• Tanzanian police carry bodies of children from the sea in Zanzibar, Tanzania, Saturday Sept 10, 2011. An overcrowded ship sank in deep sea off mainland Tanzania on Saturday with about 600 people onboard, and about 370 people are believed missing or dead. The ferry, M.V. Spice Islanders, was heavily overloaded and some potential passengers had refused to board when it was leaving the mainland port of Dar es Salaam, said survivor Abdullah Saied. It sank in an area with heavy currents in deep sea between mainland Tanzania and Pemba Island at about 1 a.m. Saturday. About 230 people had been rescued and 40 bodies had been recovered, said Mohamed Aboud, the minister for the vice president's office. (AP Photo/Ali Sultan)
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    Tanzanian police carry bodies of children from the sea in Zanzibar, Tanzania, Saturday Sept 10, 2011. An overcrowded ship sank in deep sea off mainland Tanzania on Saturday with about 600 people onboard, and about 370 people are believed missing or dead. The ferry, M.V. Spice Islanders, was heavily overloaded and some potential passengers had refused to board when it was leaving the mainland port of Dar es Salaam, said survivor Abdullah Saied. It sank in an area with heavy currents in deep sea between mainland Tanzania and Pemba Island at about 1 a.m. Saturday. About 230 people had been rescued and 40 bodies had been recovered, said Mohamed Aboud, the minister for the vice president's office. (AP Photo/Ali Sultan)

  • Survivors wait to be saved Saturday, Sept 10, 2011, after an overcrowded ship sank in deep sea between mainland Tanzania and Pemba Island at about 1 a.m. Saturday with about 600 people onboard. The numbers involved are unclear as the ferry, M.V. Spice Islanders, is thought to have been heavily overloaded and some potential passengers refused to board when it was leaving the mainland port of Dar es Salaam, said survivor Abdullah Saied. About 230 people have been rescued and 40 bodies recovered but about 370 people are still reported missing, said Mohamed Aboud, minister for the Vice President's Office.(AP Photo/Capt Neil van Ejik Whirlwind Aviation)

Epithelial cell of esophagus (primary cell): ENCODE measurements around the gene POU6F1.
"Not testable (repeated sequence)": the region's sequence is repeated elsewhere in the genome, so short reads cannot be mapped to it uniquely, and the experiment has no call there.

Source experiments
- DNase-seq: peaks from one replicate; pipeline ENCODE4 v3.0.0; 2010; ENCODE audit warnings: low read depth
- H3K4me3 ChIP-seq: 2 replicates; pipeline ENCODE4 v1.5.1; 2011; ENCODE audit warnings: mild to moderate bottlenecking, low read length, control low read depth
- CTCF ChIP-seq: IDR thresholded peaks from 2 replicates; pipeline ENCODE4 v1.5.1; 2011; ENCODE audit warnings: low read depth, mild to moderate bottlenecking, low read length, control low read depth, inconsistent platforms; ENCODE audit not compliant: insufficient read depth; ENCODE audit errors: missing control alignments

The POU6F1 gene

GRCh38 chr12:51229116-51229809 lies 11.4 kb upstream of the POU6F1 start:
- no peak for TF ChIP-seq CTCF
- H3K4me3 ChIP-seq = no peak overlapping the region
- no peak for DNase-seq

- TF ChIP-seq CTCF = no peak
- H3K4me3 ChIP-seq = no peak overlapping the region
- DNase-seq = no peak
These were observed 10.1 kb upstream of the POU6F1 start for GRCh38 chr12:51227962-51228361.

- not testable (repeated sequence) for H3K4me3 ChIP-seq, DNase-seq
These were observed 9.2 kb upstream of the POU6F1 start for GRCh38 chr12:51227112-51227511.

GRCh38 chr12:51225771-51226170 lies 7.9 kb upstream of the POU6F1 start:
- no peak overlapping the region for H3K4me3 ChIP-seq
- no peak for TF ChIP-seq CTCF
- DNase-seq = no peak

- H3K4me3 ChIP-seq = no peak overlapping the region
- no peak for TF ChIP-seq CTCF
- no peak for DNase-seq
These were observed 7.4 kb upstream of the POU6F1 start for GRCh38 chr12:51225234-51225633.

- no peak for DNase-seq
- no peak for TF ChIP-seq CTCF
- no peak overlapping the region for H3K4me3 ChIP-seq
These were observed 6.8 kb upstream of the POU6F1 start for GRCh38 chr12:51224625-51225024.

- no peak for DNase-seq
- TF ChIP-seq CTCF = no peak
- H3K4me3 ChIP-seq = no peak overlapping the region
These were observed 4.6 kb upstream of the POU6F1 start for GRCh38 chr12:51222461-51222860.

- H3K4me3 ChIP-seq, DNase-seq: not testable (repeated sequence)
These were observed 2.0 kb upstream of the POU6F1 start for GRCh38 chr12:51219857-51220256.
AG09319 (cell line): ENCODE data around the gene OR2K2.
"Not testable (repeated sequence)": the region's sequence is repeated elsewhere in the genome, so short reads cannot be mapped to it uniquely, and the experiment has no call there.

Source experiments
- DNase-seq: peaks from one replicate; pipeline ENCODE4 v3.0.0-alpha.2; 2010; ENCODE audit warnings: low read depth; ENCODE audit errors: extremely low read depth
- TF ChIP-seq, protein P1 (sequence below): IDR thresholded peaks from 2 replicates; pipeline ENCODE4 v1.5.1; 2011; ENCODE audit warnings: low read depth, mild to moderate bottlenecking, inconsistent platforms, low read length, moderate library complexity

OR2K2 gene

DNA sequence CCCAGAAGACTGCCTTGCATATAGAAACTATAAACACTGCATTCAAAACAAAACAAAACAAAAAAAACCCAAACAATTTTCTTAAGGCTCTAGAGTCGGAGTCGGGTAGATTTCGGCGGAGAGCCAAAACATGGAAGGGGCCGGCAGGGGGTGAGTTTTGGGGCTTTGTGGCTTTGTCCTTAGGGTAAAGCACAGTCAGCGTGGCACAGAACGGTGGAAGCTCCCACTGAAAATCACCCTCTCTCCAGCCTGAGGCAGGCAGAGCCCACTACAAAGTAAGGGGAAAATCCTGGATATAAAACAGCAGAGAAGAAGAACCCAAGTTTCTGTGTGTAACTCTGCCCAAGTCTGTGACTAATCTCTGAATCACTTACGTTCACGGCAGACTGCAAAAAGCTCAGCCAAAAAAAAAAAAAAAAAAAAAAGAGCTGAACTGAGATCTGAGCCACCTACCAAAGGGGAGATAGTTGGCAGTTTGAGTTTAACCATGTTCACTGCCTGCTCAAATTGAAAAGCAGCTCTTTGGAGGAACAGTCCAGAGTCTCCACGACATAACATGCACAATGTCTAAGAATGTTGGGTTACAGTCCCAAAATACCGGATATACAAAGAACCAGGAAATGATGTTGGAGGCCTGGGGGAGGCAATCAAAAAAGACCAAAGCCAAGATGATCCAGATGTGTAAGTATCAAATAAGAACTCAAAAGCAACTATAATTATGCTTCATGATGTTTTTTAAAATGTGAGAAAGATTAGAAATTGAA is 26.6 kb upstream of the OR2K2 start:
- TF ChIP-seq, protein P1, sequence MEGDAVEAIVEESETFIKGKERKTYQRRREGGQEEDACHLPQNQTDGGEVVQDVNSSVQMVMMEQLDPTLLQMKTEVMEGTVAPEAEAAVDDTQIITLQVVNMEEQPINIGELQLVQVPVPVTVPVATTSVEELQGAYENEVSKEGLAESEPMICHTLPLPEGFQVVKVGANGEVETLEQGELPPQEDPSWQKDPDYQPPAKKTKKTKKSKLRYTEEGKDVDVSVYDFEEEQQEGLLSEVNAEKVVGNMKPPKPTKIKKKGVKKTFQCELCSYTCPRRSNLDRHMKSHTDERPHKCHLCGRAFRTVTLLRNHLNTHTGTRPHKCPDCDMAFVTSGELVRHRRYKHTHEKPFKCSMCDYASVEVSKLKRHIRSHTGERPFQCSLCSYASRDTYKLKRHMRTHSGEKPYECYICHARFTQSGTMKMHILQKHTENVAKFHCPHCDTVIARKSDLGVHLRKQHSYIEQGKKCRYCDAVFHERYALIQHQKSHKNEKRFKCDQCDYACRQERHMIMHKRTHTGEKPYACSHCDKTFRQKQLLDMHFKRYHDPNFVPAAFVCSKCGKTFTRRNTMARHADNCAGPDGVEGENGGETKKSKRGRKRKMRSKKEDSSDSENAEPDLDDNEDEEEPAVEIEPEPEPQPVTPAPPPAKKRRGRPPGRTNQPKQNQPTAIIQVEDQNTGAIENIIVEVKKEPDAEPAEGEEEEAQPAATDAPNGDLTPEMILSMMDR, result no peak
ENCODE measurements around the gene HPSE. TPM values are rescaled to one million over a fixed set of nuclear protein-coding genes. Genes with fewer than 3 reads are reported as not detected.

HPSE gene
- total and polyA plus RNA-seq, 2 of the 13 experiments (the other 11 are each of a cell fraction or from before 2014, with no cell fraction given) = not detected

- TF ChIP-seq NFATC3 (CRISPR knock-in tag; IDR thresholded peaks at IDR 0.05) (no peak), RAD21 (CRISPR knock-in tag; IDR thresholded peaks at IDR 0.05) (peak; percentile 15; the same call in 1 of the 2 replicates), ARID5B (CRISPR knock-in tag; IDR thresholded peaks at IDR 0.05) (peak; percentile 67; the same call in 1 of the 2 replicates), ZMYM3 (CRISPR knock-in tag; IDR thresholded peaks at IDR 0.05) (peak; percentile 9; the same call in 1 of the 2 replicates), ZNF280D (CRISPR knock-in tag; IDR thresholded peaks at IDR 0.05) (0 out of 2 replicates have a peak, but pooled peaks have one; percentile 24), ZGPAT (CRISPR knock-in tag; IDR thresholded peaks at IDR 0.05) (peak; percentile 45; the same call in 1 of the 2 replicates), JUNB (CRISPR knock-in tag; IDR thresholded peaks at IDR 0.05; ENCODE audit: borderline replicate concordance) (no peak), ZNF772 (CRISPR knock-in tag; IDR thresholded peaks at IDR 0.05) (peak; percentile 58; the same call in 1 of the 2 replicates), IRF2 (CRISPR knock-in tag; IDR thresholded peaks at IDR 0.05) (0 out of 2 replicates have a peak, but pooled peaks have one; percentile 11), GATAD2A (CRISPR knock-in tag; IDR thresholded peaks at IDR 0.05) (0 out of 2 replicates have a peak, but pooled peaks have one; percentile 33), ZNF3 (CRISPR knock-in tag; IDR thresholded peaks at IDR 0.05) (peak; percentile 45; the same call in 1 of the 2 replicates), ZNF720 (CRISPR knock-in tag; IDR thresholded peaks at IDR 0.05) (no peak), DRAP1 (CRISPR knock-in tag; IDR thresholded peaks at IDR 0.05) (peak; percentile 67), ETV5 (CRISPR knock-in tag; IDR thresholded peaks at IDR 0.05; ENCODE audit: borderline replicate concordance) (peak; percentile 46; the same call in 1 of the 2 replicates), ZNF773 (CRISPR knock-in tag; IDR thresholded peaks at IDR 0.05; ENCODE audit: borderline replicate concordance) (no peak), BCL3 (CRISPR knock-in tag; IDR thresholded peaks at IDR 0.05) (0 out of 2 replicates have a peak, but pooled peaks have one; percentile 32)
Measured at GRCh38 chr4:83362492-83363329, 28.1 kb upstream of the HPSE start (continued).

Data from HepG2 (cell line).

5/12

    Survivors wait to be saved Saturday, Sept 10, 2011, after an overcrowded ship sank in deep sea between mainland Tanzania and Pemba Island at about 1 a.m. Saturday with about 600 people onboard. The numbers involved are unclear as the ferry, M.V. Spice Islanders, is thought to have been heavily overloaded and some potential passengers refused to board when it was leaving the mainland port of Dar es Salaam, said survivor Abdullah Saied. About 230 people have been rescued and 40 bodies recovered but about 370 people are still reported missing, said Mohamed Aboud, minister for the Vice President's Office.(AP Photo/Capt Neil van Ejik Whirlwind Aviation)

  • The president of Zanzibar, Ali Mohammed Shein, left, help a survivor from sea in Zanzibar, Tanzania, Saturday Sept 10, 2011. An overcrowded ship sank in deep sea off mainland Tanzania on Saturday with about 600 people onboard, and about 370 people are believed missing or dead. The ferry, M.V. Spice Islanders, was heavily overloaded and some potential passengers had refused to board when it was leaving the mainland port of Dar es Salaam, said survivor Abdullah Saied. It sank in an area with heavy currents in deep sea between mainland Tanzania and Pemba Island at about 1 a.m. Saturday. About 230 people had been rescued and 40 bodies had been recovered, said Mohamed Aboud, the minister for the vice president's office. (AP Photo/Khalfan Said)
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    The president of Zanzibar, Ali Mohammed Shein, left, help a survivor from sea in Zanzibar, Tanzania, Saturday Sept 10, 2011. An overcrowded ship sank in deep sea off mainland Tanzania on Saturday with about 600 people onboard, and about 370 people are believed missing or dead. The ferry, M.V. Spice Islanders, was heavily overloaded and some potential passengers had refused to board when it was leaving the mainland port of Dar es Salaam, said survivor Abdullah Saied. It sank in an area with heavy currents in deep sea between mainland Tanzania and Pemba Island at about 1 a.m. Saturday. About 230 people had been rescued and 40 bodies had been recovered, said Mohamed Aboud, the minister for the vice president's office. (AP Photo/Khalfan Said)